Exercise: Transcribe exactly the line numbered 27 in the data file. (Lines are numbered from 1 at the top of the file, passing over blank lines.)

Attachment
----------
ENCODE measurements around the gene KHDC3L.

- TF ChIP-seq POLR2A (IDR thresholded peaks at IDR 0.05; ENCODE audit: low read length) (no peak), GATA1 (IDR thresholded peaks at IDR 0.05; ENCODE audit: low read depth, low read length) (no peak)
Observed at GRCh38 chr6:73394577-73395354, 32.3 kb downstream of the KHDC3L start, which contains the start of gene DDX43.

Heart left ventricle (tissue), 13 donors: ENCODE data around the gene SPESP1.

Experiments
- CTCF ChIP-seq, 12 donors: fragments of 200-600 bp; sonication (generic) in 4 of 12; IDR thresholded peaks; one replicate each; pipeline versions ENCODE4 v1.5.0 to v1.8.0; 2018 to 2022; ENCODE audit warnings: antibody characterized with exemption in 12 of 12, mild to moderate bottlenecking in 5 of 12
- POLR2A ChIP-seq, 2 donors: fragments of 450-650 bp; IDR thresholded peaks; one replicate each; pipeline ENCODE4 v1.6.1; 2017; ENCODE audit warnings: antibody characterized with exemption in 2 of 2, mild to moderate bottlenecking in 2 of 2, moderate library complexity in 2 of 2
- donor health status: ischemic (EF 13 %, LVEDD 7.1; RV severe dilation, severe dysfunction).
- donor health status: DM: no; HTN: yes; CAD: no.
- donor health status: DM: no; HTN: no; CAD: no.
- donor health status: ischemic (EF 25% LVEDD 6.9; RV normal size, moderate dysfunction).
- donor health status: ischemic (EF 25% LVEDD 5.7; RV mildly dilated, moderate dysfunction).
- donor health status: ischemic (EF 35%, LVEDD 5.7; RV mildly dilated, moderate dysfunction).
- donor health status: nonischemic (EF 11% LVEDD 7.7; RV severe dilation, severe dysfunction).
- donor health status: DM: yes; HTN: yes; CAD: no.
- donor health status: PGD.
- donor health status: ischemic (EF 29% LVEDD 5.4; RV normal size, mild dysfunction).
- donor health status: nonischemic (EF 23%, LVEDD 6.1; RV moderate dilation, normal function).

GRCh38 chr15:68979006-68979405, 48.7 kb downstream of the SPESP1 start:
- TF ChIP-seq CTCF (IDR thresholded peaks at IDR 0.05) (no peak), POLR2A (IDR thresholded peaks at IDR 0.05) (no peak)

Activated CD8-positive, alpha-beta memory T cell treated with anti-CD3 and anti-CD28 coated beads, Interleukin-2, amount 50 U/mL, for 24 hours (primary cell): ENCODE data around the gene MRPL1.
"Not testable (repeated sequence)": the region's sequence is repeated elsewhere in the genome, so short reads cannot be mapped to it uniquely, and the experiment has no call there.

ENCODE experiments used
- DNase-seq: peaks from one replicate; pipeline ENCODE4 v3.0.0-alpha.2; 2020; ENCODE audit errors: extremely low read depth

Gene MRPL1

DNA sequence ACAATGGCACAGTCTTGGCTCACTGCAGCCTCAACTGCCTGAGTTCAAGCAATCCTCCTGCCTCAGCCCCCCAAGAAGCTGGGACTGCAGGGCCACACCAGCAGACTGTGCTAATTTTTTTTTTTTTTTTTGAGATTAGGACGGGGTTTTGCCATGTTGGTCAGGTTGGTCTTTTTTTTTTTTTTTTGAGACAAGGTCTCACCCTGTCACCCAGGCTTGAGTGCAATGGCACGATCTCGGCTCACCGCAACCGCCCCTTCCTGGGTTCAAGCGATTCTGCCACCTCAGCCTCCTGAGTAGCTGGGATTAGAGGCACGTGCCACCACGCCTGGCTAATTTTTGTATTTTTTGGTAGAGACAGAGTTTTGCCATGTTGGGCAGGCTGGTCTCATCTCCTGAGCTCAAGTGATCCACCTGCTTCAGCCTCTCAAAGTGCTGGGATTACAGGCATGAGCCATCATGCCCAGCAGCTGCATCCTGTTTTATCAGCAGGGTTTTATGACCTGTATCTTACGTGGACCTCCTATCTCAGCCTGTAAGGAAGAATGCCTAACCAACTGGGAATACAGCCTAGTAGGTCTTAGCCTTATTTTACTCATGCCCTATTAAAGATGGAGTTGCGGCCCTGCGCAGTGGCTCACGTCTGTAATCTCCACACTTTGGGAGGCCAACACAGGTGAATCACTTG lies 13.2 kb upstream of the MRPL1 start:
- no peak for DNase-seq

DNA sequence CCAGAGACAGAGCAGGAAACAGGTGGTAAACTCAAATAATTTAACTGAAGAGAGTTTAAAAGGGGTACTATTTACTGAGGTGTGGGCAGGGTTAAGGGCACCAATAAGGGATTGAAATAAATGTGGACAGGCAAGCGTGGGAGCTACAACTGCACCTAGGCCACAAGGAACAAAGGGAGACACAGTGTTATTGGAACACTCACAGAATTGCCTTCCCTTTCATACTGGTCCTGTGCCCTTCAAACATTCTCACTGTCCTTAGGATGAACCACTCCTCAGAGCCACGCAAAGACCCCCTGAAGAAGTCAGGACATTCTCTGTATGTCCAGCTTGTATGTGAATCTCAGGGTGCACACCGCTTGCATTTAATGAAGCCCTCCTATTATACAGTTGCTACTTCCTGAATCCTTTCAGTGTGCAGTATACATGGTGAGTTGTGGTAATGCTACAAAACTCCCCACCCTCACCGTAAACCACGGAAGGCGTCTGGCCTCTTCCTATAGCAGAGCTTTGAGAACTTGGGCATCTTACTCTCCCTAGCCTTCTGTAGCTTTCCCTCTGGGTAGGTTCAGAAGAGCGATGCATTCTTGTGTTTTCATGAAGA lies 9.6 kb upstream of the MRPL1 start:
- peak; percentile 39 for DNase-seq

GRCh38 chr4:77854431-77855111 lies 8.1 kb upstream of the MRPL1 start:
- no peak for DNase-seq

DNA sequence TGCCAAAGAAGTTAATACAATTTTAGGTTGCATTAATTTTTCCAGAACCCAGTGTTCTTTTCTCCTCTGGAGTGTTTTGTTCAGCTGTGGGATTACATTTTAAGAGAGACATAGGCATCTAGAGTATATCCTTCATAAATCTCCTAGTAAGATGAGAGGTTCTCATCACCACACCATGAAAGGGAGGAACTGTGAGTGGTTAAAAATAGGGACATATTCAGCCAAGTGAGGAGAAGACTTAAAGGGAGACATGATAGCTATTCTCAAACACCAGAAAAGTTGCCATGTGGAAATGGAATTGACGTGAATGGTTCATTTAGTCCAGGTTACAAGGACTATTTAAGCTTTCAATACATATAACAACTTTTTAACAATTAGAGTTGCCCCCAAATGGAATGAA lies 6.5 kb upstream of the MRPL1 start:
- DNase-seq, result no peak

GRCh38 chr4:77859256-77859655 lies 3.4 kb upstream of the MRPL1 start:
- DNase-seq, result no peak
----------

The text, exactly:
- no peak for DNase-seq